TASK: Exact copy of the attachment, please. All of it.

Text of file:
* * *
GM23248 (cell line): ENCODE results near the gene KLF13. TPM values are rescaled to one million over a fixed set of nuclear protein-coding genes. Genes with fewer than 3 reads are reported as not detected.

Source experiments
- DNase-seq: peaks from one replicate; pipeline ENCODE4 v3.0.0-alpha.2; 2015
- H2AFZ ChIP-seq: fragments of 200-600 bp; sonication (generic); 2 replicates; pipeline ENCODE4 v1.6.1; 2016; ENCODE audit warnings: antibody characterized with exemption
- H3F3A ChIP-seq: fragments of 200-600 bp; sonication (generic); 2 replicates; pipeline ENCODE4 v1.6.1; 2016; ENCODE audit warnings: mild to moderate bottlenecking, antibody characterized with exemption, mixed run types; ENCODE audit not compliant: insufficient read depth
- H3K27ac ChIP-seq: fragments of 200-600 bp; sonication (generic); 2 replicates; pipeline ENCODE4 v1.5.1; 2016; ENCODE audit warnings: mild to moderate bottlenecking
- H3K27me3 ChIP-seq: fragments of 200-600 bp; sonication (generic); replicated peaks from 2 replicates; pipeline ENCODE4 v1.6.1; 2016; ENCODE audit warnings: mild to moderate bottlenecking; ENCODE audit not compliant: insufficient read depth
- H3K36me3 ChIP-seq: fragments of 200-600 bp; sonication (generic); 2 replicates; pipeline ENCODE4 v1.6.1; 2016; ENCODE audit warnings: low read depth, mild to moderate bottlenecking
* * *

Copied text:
GM23248 (cell line): ENCODE results near the gene KLF13. TPM values are rescaled to one million over a fixed set of nuclear protein-coding genes. Genes with fewer than 3 reads are reported as not detected.

Source experiments
- DNase-seq: peaks from one replicate; pipeline ENCODE4 v3.0.0-alpha.2; 2015
- H2AFZ ChIP-seq: fragments of 200-600 bp; sonication (generic); 2 replicates; pipeline ENCODE4 v1.6.1; 2016; ENCODE audit warnings: antibody characterized with exemption
- H3F3A ChIP-seq: fragments of 200-600 bp; sonication (generic); 2 replicates; pipeline ENCODE4 v1.6.1; 2016; ENCODE audit warnings: mild to moderate bottlenecking, antibody characterized with exemption, mixed run types; ENCODE audit not compliant: insufficient read depth
- H3K27ac ChIP-seq: fragments of 200-600 bp; sonication (generic); 2 replicates; pipeline ENCODE4 v1.5.1; 2016; ENCODE audit warnings: mild to moderate bottlenecking
- H3K27me3 ChIP-seq: fragments of 200-600 bp; sonication (generic); replicated peaks from 2 replicates; pipeline ENCODE4 v1.6.1; 2016; ENCODE audit warnings: mild to moderate bottlenecking; ENCODE audit not compliant: insufficient read depth
- H3K36me3 ChIP-seq: fragments of 200-600 bp; sonication (generic); 2 replicates; pipeline ENCODE4 v1.6.1; 2016; ENCODE audit warnings: low read depth, mild to moderate bottlenecking